In today’s monetary system, however, this “stigma” appears to have grown insignificant. Since 2008, authorities have transformed the system almost entirely, punishing banks with regulatory costs when they lend cash to each other in the Fed Funds market. A variety of alphabet soup regulations (NSFR, SLR, LCR, etc.) penalized banks for partaking in unsecured forms of lending, such as Federal Funds. Subsequently, the market for unsecured interbank lending has subsided.
Squinting at the average bank balance sheet below, you can almost make out the amount of Fed Funds borrowed between institutions with access to the interbank market, mostly commercial banks and government-sponsored entities (GSEs).
In response to regulations, banks replaced Fed Funds with more retail deposits and other balance sheet-friendly sources of funding. Today, financial institutions overwhelmingly choose to borrow via SECURED forms of lending. One of those being repurchase agreements, or "repo" for short. Market participants borrow cash overnight (or for longer) by pledging collateral, usually Treasuries or state-issued mortgage-backed securities.
Nothing shows the near-demise of the Fed Funds market like the relative volume of SOFR (the Secured Overnight Financing Rate), the benchmark for secured repo lending. Around $100 billion in Fed Funds change hands every day, compared to $1.1 trillion in SOFR.
Since regulations discourage banks from lending to each other and repo has become a vital cog in the monetary plumbing, the chances of “Discount Window stigma” remain slim. Entities now feel safer when borrowing directly from the Fed. The question now is who.
JPMorgan pointed to numerous small banks who (bizarrely) appeared to avoid hedging interest rate risk in their securities portfolios, a relatively routine practice of a bank’s risk department following the 2008 financial crisis. The Wall Street giant found that around 30 banks, with total assets of less than $1 billion, had fallen into negative equity as of September 2022, an increase from zero since the start of last year.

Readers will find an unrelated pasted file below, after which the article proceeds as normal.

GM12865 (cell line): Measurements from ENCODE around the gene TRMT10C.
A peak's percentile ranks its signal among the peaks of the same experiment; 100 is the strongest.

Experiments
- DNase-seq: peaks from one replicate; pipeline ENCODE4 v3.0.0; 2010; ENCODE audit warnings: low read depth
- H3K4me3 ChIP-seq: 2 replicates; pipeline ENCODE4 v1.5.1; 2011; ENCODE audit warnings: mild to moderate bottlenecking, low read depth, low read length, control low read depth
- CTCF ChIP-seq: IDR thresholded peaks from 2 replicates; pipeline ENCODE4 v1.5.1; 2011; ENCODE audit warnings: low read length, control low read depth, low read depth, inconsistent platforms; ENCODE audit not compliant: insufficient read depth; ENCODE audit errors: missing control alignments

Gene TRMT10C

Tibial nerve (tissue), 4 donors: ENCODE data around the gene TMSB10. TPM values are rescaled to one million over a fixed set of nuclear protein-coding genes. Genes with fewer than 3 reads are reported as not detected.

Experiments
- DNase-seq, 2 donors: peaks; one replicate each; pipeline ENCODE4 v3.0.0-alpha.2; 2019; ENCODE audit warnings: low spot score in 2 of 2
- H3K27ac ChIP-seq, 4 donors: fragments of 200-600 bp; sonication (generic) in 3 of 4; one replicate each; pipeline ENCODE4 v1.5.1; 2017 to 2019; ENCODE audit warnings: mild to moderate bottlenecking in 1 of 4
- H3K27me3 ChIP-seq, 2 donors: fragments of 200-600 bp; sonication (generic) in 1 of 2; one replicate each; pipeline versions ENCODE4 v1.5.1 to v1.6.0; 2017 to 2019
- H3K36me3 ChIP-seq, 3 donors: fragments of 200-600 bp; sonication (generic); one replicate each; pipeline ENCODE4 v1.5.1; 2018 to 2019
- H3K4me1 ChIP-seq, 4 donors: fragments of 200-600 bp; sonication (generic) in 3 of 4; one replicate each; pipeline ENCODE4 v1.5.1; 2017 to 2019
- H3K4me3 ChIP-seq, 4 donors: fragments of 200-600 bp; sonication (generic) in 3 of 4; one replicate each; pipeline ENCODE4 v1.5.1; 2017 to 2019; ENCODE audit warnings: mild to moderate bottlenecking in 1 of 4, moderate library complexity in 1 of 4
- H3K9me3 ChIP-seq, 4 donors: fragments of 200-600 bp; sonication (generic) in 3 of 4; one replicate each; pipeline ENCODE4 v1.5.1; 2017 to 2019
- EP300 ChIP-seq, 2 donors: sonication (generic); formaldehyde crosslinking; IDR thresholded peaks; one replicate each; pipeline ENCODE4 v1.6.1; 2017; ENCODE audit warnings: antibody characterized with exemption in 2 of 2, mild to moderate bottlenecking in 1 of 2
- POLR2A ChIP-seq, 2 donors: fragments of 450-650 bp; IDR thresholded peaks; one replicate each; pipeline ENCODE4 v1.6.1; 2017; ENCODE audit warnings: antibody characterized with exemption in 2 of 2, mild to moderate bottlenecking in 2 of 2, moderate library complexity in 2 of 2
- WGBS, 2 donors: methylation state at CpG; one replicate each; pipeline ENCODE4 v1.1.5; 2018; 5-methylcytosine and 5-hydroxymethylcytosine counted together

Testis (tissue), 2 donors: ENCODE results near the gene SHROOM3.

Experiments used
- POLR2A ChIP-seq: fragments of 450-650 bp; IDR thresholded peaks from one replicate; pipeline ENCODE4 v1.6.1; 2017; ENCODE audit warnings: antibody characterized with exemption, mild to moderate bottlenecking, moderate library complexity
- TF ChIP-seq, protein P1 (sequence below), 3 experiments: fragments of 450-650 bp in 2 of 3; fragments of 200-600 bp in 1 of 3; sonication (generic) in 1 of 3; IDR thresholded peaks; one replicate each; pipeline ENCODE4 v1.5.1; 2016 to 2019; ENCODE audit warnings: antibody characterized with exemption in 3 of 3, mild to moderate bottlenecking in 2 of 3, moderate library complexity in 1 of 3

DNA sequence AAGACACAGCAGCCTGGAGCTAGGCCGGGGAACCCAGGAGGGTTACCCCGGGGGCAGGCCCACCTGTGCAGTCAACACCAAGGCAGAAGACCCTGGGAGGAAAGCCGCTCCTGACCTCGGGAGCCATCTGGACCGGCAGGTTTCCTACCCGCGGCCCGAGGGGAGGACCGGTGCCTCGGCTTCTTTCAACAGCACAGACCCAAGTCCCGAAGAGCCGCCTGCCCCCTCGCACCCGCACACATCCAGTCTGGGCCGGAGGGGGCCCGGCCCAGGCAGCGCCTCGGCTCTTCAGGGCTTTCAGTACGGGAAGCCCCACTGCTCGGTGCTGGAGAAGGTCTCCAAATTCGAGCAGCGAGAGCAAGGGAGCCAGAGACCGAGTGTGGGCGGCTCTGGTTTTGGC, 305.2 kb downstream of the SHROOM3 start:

It’s hard to imagine risk departments at banks failing to hedge their books with interest rate swaps (hence offsetting the losses above) in a highly inflationary environment. Alas, if they were living under a rock, they could have been tapping the Fed for funding.
A more rebellious explanation also exists: consumers are becoming wise to the game being played by the banks. As the Wall Street giants pay barely any interest, consumers have likely decided to transfer their deposits into money market funds, Treasuries, and even the stock market.
Consequently, as depositors withdraw en masse, banks have had to replace these deposits, which they were previously using for funding, with other more costly sources. This could include borrowing in repo or in the Fed Funds market.
But as these outflows have coincided with a boom in loan growth, it’s likely some banks have faced balance sheet issues. They could not only have resorted to balancing their books by using costly sources of funding but by even borrowing directly from the Fed’s Discount Window.